And therein lies the problem – there is scant support for most plausible leave outcomes, but reversing Brexit in some way risks a significant minority of voters (and a majority of the government’s supporters) reacting extremely negatively indeed. In the YouGov Sunday Times poll last week they asked what people’s emotional response would be to the most plausible outcomes (current deal, no deal, soft Brexit, referendum and no Brexit). Would people feel delighted, pleased, relived, disappointed, angry, betrayed, or wouldn’t mind either way?

If Britain ended up leaving without a deal 23% would react positively, 53% negatively.
If Britain ended up leaving with the proposed deal, 20% would react positively, 51% negatively.
If Britain ended up with a softer Brexit, staying in the customs union and single market, 27% would react positively, 35% negatively.

Finally, if there was a referendum and Britain voted to stay, 42% would react positively, 39% would react negatively. This is the outcome that would have a positive reaction from the largest proportion of people, but it would also be by far the most divisive. When asked about their reaction to the deal or a soft Brexit, most people gave people towards the middle of the scale – they’d be disappointed, or relieved, or wouldn’t mind. Asked about reversing the decision to Leave, answers tended to the extremes – 26% would be delighted, but 23% would feel betrayed, including 51% of people who voted Brexit back in 2016.

1,579 Responses to “Where public opinion stands”

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  1. NICKP

    @”Appears there is a majority in HoC AGAINST No Deal even if it isn’t pro anything else.”

    Yep-in a nutshell!

  2. @charles

    Not necessarily. I am in the same neck of the woods as davwel. Our Polish stove installer and chimney sweep works very long hours while his wife does the company admin and they both raise three young children.

  3. Charles

    You are probably right on some of the Polish men not having partners here.

    But there are certainly plenty of Polish ladies about:


    We know the director of music at the RC cathedral (she`s a Lancashire lass) and many young ladies attend and sing.

    And on Polish dating sites there seem to be more ladies than gents.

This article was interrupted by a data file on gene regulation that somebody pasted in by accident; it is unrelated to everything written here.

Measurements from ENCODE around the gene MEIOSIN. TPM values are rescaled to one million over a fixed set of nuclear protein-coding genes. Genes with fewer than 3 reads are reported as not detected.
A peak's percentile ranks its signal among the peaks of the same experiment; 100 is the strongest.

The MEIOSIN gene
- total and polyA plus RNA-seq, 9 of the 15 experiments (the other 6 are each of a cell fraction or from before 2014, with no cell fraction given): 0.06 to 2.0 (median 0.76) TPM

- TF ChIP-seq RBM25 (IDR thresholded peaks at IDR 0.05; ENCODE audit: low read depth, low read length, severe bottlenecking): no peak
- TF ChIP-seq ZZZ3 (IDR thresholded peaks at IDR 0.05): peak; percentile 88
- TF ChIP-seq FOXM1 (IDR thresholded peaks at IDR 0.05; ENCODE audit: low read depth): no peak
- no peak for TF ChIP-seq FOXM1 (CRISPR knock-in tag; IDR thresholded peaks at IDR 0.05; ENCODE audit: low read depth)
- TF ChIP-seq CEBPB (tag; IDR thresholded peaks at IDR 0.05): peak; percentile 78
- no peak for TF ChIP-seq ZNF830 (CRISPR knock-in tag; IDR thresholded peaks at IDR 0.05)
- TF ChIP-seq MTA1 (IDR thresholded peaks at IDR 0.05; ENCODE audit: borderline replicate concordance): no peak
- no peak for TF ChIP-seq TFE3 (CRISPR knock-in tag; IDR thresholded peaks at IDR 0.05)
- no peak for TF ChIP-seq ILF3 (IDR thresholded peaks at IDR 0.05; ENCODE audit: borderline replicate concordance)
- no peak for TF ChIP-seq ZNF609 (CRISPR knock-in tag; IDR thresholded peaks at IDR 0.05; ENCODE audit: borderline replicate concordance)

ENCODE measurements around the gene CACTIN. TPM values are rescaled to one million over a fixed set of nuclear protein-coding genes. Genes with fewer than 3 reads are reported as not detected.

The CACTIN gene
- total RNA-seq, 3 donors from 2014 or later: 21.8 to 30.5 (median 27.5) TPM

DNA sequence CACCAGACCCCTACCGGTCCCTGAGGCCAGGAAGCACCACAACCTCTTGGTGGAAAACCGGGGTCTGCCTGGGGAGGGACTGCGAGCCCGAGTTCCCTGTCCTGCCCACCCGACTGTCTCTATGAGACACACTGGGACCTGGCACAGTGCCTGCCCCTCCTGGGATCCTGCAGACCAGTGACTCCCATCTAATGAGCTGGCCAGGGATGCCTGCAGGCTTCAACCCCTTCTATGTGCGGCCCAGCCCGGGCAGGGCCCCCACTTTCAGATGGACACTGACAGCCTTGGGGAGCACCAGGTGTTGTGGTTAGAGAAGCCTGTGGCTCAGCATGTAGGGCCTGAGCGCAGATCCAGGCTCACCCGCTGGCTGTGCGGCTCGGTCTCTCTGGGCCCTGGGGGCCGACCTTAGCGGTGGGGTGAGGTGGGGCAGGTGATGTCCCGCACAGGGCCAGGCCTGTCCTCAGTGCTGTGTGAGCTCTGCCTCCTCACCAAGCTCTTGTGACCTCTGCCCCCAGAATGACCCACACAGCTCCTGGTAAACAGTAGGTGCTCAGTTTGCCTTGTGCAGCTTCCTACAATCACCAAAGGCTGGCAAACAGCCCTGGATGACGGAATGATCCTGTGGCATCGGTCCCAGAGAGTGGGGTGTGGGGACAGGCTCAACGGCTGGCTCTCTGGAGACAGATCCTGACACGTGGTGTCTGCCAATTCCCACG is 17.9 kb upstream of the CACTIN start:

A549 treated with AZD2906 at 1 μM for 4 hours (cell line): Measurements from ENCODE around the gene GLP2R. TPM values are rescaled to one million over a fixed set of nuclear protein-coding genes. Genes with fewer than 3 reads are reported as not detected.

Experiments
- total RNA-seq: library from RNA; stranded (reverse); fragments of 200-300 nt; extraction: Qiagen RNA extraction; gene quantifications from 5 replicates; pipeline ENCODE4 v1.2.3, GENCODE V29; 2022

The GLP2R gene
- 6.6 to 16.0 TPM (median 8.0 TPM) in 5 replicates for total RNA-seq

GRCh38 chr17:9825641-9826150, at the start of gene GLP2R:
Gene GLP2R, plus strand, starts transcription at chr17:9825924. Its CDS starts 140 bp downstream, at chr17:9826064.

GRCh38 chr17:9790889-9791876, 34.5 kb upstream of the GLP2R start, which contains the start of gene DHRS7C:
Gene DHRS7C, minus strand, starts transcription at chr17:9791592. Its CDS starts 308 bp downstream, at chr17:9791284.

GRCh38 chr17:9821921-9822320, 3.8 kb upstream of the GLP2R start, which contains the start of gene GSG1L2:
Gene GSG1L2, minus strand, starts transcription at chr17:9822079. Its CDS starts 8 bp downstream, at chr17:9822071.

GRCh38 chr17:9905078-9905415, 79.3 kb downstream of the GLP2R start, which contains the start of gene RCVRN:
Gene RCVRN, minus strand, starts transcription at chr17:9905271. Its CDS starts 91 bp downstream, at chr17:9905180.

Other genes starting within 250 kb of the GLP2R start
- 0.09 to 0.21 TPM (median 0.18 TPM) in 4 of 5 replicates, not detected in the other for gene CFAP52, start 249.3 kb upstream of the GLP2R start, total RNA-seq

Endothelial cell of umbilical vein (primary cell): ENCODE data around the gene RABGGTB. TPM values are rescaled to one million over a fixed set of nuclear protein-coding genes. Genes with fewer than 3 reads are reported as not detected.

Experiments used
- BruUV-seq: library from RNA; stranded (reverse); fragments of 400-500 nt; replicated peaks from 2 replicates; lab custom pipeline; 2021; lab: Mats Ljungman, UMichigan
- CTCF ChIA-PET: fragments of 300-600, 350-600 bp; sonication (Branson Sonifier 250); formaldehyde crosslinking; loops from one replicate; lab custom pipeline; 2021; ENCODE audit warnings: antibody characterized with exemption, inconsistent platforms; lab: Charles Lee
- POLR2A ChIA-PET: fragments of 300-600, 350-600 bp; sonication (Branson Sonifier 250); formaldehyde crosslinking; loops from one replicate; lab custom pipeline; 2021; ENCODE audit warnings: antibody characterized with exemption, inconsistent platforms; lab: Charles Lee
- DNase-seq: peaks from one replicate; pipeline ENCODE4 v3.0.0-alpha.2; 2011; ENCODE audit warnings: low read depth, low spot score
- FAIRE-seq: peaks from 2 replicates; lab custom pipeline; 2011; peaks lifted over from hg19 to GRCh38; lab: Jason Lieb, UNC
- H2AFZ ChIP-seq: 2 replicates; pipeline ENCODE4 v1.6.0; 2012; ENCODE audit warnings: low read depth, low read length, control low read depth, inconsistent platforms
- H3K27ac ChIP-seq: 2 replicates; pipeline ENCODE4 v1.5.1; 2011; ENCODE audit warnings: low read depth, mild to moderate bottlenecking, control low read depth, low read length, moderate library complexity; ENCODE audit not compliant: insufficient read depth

If Old Nat had got back onto the board, we`d be getting messages on the long mixing of NE Scots and Poles in the C18 and earlier, with inter-marriage in the landowning classes.

  4. 80 days to go. I stick to my view that Labour will end up facilitating the approval of the May deal – in exchange for a General Election in May.

  5. hireton: Found the link to the full fieldwork for the PV poll:


    Unfortunately it won’t open for me but perjaps someone else will have more luck ( or skill).

    It opened for me as a spreadsheet in Open Office. But I found this pdf earlier today


  6. TCO

    Thanks for the link.


    It is clear from the tables that the results of this poll shouldn’t be included in the “nornal” polls for calculating averages. HOwever, it also doesn’t mean that it should be ignored as to the evidence on public attitude.

    The poll is driven by Brexit questions, which is fine, but it has the assumption (maybe correctly, maybe not) that this drives the polls (rather than the warm weather for example). On the other hand an election in the near future (unlike the 2017 one) would certainly be driven by Brexit. On the other hand, for the two main parties the Brexit opinion is not a predictor (well, according to the ooptions), on the other hand with grouping the options (how valid would that be?), they become predictors, although with quite some margins.

    Just to highlight it: by positioning Labour as anti-Brexit, it becomes anti-Tory, , but it reduces willingness (it is more from the proportions rather than evidence) to vote, while there is no such effect for the Tories as long as it is not May’s version. The fudged Labour stance loses votes to both to the minor parties (they are not minor in their popolous), and the Tories. Again it more of a discerning from the proportions than evidence.

    Now, with the Markov chain combined with Monte Carlo (used in 2017), the holders of the raw data (if there were further information pieces of the respondents), the effects on constituencies could be calculated.

    Obviously, from these tables it cannot be done, but both sets of options for Labour the likelihood is a minority Tory or Labour government. Clearly none of these options would give any answer to Brexit. But it is really not up to public opinion. Drilling through the proportions for the different hypothetical questions the suggestion is: highly polarised opinion with a high proportion of DK, or rather Don’t Care (the latter is not surprising at all).

    Still if one has time to create three dimensional graphs (my ones look ugly), this is a really interesting poll (for one point of the hypothetical scenarios one needs a five dimensional one).

  7. So it appears that a deeply undemocratic minority of Tory MP’s in Parliament are out to scupper brexit. I have nothing but contempt and loathing for such creatures.